Time to Follow-up Colonoscopy After Positive Colon Cancer Screening Results Varies Significantly

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The time between a positive fecal blood test result for colon cancer screening and a follow-up colonoscopy varies widely across the United States, according to a recent study published in Cancer Epidemiology, Biomarkers and Prevention.1

Fecal blood tests are a generally accepted strategy for colorectal cancer screening. After positive results, patients are usually referred for a follow-up colonoscopy.

This study evaluated data from 62 384 patients with positive fecal blood test results. The data spanned 4 health care systems within the Population-Based Research Optimizing Screening through Personalized Regimes consortium. All patients were 50 to 89 years with positive results between January 2011 and December 2012.

Although most patients received a follow-up colonoscopy within 6 months of a positive result on fecal blood test, follow-up rates varied significantly across the health care systems. Median days to colonoscopy were 41, 47, 84, and 174 days across the 4 health care systems analyzed.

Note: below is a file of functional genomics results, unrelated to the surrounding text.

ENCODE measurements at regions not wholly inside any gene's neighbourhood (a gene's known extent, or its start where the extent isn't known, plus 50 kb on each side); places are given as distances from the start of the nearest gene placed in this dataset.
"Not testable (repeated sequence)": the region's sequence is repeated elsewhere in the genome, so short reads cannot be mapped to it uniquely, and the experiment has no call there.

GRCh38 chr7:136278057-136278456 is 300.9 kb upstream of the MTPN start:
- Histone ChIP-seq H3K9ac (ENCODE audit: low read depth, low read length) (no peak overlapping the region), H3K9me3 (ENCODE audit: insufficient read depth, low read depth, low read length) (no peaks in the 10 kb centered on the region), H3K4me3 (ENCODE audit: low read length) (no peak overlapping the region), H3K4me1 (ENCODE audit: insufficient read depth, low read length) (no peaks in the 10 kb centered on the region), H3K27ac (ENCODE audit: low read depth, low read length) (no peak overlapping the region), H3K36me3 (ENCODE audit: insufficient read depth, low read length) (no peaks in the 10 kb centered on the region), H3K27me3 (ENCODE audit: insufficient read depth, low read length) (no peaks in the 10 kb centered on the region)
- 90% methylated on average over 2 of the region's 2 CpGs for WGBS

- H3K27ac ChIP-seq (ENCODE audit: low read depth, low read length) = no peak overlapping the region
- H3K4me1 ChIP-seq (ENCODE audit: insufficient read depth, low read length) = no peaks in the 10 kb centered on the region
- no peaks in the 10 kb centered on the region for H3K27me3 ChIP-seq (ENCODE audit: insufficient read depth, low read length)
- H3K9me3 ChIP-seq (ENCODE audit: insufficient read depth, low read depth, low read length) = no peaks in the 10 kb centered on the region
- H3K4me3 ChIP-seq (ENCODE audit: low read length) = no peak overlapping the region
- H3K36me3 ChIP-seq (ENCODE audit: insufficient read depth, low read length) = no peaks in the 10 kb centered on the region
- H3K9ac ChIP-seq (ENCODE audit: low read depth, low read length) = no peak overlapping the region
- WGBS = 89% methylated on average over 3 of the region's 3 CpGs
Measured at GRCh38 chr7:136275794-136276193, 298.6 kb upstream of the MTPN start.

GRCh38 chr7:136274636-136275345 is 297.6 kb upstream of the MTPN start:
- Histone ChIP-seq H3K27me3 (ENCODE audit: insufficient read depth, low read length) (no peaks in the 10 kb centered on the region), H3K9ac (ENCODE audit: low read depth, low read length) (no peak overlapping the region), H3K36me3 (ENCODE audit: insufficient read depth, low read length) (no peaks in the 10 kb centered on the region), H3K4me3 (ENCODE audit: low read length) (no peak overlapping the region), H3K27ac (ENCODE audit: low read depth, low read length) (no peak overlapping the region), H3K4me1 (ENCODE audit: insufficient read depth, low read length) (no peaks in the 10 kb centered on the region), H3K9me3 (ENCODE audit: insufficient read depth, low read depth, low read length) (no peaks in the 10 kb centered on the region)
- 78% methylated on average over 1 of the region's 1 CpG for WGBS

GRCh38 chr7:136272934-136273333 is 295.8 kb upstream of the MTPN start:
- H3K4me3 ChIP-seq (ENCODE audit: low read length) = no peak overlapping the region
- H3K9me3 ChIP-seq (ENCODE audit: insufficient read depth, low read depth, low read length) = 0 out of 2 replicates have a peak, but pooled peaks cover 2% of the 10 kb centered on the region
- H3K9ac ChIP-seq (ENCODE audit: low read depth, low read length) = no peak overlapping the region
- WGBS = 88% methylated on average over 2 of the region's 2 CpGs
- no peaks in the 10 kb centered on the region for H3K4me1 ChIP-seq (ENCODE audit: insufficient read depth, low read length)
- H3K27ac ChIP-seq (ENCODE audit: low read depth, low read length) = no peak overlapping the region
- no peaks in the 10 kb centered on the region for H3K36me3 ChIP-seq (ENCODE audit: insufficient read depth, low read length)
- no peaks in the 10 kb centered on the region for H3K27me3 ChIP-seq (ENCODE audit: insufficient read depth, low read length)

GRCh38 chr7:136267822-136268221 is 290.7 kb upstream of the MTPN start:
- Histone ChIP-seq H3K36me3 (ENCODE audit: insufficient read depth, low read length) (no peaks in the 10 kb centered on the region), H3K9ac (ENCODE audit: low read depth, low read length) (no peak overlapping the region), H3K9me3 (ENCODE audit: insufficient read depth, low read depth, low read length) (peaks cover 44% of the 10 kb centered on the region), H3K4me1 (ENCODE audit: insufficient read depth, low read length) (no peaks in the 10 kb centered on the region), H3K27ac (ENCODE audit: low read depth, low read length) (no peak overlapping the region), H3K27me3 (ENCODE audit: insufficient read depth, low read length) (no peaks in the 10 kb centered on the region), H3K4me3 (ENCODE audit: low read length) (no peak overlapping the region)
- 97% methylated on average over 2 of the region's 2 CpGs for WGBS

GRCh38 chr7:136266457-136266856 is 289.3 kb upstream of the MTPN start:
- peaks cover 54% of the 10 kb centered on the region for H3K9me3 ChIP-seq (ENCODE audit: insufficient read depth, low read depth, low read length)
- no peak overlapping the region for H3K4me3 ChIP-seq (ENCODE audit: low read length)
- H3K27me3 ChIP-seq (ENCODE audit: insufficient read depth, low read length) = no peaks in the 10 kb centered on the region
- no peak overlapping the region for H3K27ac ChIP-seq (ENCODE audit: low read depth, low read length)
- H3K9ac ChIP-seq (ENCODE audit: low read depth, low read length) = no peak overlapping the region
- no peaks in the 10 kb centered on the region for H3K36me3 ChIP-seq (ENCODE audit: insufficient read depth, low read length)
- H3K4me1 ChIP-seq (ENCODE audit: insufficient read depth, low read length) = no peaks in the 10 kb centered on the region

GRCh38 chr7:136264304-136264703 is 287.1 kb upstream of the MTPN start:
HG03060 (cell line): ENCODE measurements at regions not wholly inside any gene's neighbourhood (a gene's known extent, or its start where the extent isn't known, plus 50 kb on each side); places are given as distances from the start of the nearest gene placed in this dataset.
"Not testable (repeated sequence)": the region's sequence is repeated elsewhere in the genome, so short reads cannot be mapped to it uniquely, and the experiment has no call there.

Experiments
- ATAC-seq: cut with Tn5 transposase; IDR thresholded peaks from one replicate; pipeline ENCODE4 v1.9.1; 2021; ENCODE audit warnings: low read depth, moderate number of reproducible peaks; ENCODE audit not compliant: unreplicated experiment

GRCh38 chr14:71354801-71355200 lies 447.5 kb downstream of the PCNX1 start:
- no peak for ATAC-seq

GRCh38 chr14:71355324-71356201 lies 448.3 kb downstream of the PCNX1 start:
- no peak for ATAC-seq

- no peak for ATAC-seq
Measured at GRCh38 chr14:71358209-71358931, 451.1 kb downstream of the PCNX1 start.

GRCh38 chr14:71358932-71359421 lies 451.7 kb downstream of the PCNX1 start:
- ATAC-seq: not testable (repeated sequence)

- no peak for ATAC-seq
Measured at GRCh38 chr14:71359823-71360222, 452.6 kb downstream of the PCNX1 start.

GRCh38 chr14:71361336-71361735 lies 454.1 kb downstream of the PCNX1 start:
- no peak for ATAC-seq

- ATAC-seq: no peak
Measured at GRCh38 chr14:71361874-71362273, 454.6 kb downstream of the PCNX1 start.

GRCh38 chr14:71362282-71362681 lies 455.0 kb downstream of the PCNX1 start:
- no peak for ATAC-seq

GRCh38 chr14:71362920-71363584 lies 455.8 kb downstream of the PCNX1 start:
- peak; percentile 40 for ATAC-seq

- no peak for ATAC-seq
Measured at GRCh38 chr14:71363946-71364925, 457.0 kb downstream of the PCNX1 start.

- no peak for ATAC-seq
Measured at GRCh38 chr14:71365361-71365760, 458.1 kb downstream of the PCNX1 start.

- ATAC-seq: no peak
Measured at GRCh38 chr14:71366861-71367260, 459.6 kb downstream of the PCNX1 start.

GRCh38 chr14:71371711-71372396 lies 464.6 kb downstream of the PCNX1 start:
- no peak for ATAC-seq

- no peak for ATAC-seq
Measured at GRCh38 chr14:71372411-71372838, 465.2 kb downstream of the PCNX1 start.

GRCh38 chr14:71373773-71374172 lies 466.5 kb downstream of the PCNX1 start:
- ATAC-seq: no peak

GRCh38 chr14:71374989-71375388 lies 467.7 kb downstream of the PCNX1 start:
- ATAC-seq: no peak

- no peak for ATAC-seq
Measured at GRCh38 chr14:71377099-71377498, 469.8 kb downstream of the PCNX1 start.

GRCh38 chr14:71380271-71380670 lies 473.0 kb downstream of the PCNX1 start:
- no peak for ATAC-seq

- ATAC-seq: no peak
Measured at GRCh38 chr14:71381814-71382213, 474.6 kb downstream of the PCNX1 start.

By 12 months, 58.1% to 83.8% of patients had received a follow-up colonoscopy, and the differences again correlated with the health care system. Higher comorbidity scores and increased age were both correlated with lower follow-up rates.

“It is important for providers or health care systems to know that if a patient hasn't received a colonoscopy within 6 months of a positive fecal blood test, they are unlikely to in the future, at least not without some further intervention,” said Jessica Chubak, PhD, an associate investigator with Group Health Research Institute in Seattle, Washington, and lead author of the study.

“Understanding the variability in follow-up colonoscopy after a positive fecal blood test may help health care providers and systems identify patients in need of targeted interventions to complete follow-up.”

While this study suggested a need to improve follow-up for positive colorectal cancer screening results, it did not assess whether delays in colonoscopies were associated with increased colorectal cancer mortality.

The National Cancer Institute funded this study.


1. Chubak J, Garcia MP, Burnett-Hartman AN, et al; on behalf of the PROSPR consortium. Time to colonoscopy after positive fecal blood test in four U.S. health care systems [published online ahead of print February 4, 2016]. Cancer Epidemiol Biomarkers Prev. 2016;25:344.

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